New Delhi: When Anil Tanwar, a Bombay-based IT analyst, discovered that he had lost his expensive Apple iPhone while travelling to his native village in Uttar Pradesh a few years back, he was distressed. When he regained his composure, he realised that he had enabled the “Find my iPhone" feature. Using the app, he and his brother managed to pinpoint the phone’s location on the map since the person who had found it had switched on the phone. After much cajoling and confrontation, Tanwar was fortunate to get his iPhone back.

Tanwar, though, is simply a case in point. Android device users can use a similar feature called “Find My Device" that needs to be activated in Settings->Security. Further, even if the thief (or person who finds the phone) does not switch on the phone for many days, users can initiate remote wipe of the smartphone. This would reset the smartphone (to its factory settings) the moment it is switched on.

In fact, some antivirus apps such as McAfee Mobile Security continue to track the device and inform the owner of the new phone number and the current global positioning system (GPS) location of the device even when a SIM card has been removed. It can also click a picture of the person trying to log in to the device after a few unsuccessful attempts and send a copy to the registered email address. Norton’s Mobile Security app even instantly locks the smartphone if the SIM card is removed.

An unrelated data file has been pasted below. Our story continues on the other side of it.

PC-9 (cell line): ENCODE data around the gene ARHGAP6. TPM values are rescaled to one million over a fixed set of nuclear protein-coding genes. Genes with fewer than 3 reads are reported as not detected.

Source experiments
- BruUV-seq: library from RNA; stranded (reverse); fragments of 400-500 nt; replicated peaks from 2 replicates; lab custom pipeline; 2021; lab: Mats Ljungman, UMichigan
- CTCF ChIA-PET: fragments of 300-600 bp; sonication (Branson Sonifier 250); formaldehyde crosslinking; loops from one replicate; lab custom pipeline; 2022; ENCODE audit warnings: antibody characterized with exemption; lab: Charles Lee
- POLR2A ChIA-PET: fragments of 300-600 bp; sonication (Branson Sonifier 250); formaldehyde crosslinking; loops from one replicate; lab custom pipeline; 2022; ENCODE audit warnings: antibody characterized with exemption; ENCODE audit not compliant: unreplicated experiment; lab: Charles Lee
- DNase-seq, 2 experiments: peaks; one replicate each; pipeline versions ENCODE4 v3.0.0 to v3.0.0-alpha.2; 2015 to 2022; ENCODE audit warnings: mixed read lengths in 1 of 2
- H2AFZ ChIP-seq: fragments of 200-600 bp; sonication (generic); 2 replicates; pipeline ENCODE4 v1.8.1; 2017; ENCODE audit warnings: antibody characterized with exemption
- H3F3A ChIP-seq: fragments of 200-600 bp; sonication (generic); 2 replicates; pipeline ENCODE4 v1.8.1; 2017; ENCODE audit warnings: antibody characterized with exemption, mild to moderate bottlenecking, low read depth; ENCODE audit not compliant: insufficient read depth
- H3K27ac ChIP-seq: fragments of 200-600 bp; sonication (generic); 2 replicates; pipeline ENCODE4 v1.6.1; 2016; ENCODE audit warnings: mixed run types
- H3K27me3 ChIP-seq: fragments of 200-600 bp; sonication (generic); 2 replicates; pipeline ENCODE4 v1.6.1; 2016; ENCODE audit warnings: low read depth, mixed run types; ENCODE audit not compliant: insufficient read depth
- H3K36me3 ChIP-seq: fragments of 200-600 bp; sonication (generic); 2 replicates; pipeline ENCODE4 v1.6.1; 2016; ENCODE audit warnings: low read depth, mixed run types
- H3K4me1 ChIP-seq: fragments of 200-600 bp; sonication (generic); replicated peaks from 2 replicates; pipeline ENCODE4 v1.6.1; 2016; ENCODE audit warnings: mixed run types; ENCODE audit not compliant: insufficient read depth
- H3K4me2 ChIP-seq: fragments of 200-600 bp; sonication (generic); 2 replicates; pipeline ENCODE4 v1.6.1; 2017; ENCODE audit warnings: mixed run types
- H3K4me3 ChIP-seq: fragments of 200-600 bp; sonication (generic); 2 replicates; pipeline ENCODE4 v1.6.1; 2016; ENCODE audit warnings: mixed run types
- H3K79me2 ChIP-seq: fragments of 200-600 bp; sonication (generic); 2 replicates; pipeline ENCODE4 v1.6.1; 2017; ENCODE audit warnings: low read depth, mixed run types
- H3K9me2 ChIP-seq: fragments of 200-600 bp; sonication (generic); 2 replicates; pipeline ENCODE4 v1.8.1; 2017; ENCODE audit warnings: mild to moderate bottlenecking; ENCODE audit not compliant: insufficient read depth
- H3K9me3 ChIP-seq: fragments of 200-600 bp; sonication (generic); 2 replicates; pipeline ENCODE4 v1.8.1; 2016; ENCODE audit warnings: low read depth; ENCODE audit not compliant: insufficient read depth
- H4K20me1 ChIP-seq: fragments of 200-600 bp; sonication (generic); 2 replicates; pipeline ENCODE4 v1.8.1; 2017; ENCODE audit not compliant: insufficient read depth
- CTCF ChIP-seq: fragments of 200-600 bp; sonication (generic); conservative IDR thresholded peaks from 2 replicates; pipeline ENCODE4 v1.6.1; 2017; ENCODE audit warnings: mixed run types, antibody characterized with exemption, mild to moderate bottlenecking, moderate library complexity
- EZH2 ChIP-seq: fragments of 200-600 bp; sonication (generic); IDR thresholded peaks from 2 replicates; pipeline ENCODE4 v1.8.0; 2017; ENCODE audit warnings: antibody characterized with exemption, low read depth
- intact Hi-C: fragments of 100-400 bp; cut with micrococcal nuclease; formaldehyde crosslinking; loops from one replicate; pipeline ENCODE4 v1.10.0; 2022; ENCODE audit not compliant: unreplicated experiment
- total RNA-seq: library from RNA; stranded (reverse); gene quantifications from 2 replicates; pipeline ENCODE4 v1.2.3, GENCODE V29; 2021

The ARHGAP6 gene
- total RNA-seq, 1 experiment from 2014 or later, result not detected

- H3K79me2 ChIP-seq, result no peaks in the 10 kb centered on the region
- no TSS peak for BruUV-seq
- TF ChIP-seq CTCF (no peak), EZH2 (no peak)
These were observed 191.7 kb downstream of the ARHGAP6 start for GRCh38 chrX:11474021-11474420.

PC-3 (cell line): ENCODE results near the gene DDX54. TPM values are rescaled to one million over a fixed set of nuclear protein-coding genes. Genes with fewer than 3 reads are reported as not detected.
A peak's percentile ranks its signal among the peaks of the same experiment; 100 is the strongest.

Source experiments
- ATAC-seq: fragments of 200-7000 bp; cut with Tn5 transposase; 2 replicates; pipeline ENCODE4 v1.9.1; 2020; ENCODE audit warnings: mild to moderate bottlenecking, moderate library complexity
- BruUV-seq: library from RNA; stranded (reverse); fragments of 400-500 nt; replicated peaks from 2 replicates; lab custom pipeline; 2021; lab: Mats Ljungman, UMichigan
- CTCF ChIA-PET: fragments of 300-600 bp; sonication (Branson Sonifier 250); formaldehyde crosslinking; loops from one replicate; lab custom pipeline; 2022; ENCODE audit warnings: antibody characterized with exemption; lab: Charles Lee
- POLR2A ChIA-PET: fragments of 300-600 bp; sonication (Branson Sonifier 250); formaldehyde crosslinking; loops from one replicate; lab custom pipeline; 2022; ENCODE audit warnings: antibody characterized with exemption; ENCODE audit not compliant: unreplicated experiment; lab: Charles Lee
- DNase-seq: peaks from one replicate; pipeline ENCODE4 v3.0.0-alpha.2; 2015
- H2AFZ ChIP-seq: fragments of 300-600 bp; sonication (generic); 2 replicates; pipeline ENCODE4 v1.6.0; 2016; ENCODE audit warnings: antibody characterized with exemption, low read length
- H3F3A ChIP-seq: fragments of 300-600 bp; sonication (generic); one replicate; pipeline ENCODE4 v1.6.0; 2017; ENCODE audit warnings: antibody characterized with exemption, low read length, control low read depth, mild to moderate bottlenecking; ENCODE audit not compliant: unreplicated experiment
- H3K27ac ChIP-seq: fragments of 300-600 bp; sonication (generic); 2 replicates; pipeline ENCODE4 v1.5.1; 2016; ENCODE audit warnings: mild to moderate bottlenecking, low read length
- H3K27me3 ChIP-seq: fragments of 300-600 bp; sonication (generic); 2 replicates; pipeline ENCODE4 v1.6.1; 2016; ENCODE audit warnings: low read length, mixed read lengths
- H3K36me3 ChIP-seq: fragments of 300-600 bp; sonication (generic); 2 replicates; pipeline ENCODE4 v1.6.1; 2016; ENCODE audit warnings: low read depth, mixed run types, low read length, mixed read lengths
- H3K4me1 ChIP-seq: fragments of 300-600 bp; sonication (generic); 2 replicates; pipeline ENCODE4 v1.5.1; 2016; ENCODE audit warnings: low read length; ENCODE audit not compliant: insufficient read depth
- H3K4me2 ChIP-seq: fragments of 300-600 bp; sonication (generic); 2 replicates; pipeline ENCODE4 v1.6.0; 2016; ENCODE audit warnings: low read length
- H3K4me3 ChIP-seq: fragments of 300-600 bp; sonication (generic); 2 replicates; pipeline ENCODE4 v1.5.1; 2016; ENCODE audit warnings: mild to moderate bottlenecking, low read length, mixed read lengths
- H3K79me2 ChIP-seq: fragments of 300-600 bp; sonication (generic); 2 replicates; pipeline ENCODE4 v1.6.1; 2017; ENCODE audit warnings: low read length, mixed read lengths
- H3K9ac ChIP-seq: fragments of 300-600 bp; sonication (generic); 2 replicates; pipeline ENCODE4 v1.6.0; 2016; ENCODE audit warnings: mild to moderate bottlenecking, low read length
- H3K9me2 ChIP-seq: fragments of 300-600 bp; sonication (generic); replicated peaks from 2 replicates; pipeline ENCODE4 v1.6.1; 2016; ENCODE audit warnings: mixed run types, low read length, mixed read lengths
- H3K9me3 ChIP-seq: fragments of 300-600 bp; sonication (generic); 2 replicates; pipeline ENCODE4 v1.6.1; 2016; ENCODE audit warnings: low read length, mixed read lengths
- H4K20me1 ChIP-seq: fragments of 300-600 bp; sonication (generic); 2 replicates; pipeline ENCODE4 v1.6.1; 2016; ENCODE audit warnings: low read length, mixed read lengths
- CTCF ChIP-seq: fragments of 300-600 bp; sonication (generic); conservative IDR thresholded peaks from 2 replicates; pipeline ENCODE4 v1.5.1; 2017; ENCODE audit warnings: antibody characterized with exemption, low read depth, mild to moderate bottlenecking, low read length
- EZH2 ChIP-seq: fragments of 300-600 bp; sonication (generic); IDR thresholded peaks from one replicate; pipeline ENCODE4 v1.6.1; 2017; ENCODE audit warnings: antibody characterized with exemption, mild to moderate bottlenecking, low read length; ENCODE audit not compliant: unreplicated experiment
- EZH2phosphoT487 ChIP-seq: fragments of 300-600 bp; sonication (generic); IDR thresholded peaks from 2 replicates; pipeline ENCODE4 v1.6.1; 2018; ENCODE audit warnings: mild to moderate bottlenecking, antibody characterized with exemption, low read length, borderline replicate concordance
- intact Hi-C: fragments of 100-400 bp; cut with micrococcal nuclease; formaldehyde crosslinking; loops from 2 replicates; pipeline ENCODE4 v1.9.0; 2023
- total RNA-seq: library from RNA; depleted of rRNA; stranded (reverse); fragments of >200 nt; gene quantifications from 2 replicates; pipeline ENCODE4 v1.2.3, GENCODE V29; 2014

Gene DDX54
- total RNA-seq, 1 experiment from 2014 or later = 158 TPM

Also read: How to keep work and personal separate on one phone

However, locating a smartphone will work only as long as the phone has a cellular network or internet connectivity. If someone picks the phone and immediately switches it off, most detection tools won’t work. This is why prevention is better than cure, especially because if users lose their smartphones today, they not only have to worry about getting the mobile number blocked but also ensure that their personal data such as photos, emails and credit card numbers will not be misused. “The loss or a theft of a smartphone can be very upsetting considering the amount of important information we store in these devices that have become a lifeline to our work, family, and social lives," says Ritesh Chopra, director, Norton business for India.

For instance, some mobile apps hold invaluable data that is often left unprotected, since some of the most commonly used apps don’t necessarily require a log-in each time they’re launched, explains Venkat Krishnapur, vice-president of engineering and managing director, McAfee India.

Users should not only secure their device with a complicated PIN or passcode, but should disable auto logins as well for high priority apps, advises Krishnapur. Users can add an extra layer of security by encrypting their sensitive data. While most new Android phones offer software-level encryption by default, some smartphones offer hardware level encryption that is harder to break into such as Samsung Knox. It allows users to keep their sensitive data in a secure conclave and then locks it with an encrypted key. The encryption keys are stored in a secure area of the chipset called Trust Zone.